"Settler colonizers come to stay" – with these words Patrick Wolfe succinctly summarized the central characteristic of a particular form of colonialism in 2006. The overall aim of settler societies is the transformation of colonial space into a (often idealized) version of their respective mother countries. The land grab is accompanied by the dispossession, displacement, murder, and forced assimilation of indigenous peoples. The examination of this history, especially that of the Anglophone settler colonies of Canada, the US, Australia and New Zealand, constitutes a research focus of the International History at Trier University. Based on two DFG research projects in the context of the SFB 700 ("Governance in Areas of Limited Statehood"), led by Ursula Lehmkuhl in collaboration with Norbert Finzsch (University of Cologne), several dissertations were completed, focussing on questions of colonial governance (Dominik Nagl, Marion Stange) as well as on processes of land appropriation (Hanno Scheerer). In addition, Eva Bischoff is working on the settler-colonial history of Australia looking at a group of settlers who were also members of the Religious Society of Friends.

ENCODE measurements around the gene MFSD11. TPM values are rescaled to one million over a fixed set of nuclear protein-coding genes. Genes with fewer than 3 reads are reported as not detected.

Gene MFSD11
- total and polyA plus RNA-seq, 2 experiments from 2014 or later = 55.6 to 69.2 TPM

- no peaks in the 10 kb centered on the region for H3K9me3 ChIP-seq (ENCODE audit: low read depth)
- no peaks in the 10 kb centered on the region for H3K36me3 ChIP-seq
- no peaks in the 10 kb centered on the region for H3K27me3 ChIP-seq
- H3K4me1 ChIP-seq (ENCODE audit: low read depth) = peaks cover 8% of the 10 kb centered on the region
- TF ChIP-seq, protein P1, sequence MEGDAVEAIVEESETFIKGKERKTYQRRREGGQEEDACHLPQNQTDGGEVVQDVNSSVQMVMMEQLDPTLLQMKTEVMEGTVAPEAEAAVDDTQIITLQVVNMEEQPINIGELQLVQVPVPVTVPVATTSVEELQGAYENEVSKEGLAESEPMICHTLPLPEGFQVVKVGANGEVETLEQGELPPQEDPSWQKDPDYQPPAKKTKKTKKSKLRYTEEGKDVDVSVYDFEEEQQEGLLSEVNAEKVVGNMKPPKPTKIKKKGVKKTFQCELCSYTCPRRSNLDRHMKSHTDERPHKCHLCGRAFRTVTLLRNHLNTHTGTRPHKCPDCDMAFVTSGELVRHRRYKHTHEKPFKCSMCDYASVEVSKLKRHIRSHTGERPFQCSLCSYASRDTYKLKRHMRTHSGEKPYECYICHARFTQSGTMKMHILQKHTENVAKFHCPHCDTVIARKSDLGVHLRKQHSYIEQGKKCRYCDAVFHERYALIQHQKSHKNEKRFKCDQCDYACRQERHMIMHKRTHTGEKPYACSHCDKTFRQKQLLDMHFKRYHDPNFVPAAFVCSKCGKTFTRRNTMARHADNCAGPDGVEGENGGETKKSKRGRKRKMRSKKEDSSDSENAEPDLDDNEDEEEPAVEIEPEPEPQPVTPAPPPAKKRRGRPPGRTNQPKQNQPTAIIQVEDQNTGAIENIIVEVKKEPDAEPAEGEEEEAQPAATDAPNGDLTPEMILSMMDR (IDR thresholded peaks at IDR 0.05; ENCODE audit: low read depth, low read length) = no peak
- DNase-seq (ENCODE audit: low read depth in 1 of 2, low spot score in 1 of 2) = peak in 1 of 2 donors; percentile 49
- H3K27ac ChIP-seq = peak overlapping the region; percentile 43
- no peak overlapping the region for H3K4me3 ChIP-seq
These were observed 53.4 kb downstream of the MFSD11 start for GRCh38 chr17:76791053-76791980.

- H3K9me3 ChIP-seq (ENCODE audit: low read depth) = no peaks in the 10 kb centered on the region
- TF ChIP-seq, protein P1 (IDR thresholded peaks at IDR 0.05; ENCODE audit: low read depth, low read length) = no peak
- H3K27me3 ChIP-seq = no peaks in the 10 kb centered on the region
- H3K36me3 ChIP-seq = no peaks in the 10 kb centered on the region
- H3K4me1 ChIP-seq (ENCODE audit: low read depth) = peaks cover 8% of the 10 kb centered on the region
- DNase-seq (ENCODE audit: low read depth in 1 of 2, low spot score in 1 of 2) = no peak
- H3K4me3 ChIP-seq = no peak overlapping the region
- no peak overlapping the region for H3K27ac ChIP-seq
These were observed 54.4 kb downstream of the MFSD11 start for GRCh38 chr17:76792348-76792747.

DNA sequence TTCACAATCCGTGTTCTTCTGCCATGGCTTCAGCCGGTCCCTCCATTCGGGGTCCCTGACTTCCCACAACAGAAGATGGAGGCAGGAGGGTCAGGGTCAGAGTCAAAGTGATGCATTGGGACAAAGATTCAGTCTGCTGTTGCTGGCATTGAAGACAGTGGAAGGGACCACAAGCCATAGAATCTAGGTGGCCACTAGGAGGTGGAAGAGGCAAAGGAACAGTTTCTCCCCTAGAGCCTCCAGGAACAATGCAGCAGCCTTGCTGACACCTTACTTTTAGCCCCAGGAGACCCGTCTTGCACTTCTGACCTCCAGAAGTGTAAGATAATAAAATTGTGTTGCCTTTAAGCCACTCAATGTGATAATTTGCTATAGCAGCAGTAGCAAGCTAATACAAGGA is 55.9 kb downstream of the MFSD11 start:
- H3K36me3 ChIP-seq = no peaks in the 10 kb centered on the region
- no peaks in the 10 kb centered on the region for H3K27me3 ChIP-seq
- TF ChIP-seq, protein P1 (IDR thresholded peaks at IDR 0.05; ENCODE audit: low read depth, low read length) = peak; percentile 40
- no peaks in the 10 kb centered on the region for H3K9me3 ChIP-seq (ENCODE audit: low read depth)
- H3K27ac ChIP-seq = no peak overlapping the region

Colonialism and Its Aftermath (CAIA), University of Tasmania